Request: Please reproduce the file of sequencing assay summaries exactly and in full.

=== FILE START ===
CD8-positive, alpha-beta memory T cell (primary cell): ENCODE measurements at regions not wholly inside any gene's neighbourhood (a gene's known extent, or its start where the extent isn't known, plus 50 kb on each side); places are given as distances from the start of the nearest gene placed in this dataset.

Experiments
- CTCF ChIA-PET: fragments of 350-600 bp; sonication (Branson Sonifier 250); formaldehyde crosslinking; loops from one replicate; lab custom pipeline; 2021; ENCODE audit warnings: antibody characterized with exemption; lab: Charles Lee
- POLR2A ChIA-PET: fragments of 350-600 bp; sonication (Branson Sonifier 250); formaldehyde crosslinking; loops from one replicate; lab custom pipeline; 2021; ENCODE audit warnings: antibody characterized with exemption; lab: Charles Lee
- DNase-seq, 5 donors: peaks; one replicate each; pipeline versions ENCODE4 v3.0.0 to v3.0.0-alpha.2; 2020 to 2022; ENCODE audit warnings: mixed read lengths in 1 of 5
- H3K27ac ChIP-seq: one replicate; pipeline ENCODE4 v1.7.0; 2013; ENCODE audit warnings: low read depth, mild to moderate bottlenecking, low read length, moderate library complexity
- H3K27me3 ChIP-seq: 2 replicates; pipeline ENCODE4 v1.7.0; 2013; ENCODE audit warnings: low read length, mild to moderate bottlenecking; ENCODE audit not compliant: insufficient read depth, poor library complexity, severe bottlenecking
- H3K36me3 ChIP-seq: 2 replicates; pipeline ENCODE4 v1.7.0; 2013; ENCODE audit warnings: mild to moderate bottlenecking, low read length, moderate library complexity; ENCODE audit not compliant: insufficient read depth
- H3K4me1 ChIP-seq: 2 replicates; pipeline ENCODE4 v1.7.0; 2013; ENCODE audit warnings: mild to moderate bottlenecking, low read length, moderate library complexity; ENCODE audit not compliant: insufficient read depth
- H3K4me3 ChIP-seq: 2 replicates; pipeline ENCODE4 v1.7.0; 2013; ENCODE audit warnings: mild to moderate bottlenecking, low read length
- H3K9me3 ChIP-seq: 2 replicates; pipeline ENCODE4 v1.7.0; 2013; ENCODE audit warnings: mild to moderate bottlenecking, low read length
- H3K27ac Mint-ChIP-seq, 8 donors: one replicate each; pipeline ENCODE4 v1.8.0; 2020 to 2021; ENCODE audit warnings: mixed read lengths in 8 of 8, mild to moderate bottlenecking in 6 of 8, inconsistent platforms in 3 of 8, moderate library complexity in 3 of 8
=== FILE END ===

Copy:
CD8-positive, alpha-beta memory T cell (primary cell): ENCODE measurements at regions not wholly inside any gene's neighbourhood (a gene's known extent, or its start where the extent isn't known, plus 50 kb on each side); places are given as distances from the start of the nearest gene placed in this dataset.

Experiments
- CTCF ChIA-PET: fragments of 350-600 bp; sonication (Branson Sonifier 250); formaldehyde crosslinking; loops from one replicate; lab custom pipeline; 2021; ENCODE audit warnings: antibody characterized with exemption; lab: Charles Lee
- POLR2A ChIA-PET: fragments of 350-600 bp; sonication (Branson Sonifier 250); formaldehyde crosslinking; loops from one replicate; lab custom pipeline; 2021; ENCODE audit warnings: antibody characterized with exemption; lab: Charles Lee
- DNase-seq, 5 donors: peaks; one replicate each; pipeline versions ENCODE4 v3.0.0 to v3.0.0-alpha.2; 2020 to 2022; ENCODE audit warnings: mixed read lengths in 1 of 5
- H3K27ac ChIP-seq: one replicate; pipeline ENCODE4 v1.7.0; 2013; ENCODE audit warnings: low read depth, mild to moderate bottlenecking, low read length, moderate library complexity
- H3K27me3 ChIP-seq: 2 replicates; pipeline ENCODE4 v1.7.0; 2013; ENCODE audit warnings: low read length, mild to moderate bottlenecking; ENCODE audit not compliant: insufficient read depth, poor library complexity, severe bottlenecking
- H3K36me3 ChIP-seq: 2 replicates; pipeline ENCODE4 v1.7.0; 2013; ENCODE audit warnings: mild to moderate bottlenecking, low read length, moderate library complexity; ENCODE audit not compliant: insufficient read depth
- H3K4me1 ChIP-seq: 2 replicates; pipeline ENCODE4 v1.7.0; 2013; ENCODE audit warnings: mild to moderate bottlenecking, low read length, moderate library complexity; ENCODE audit not compliant: insufficient read depth
- H3K4me3 ChIP-seq: 2 replicates; pipeline ENCODE4 v1.7.0; 2013; ENCODE audit warnings: mild to moderate bottlenecking, low read length
- H3K9me3 ChIP-seq: 2 replicates; pipeline ENCODE4 v1.7.0; 2013; ENCODE audit warnings: mild to moderate bottlenecking, low read length
- H3K27ac Mint-ChIP-seq, 8 donors: one replicate each; pipeline ENCODE4 v1.8.0; 2020 to 2021; ENCODE audit warnings: mixed read lengths in 8 of 8, mild to moderate bottlenecking in 6 of 8, inconsistent platforms in 3 of 8, moderate library complexity in 3 of 8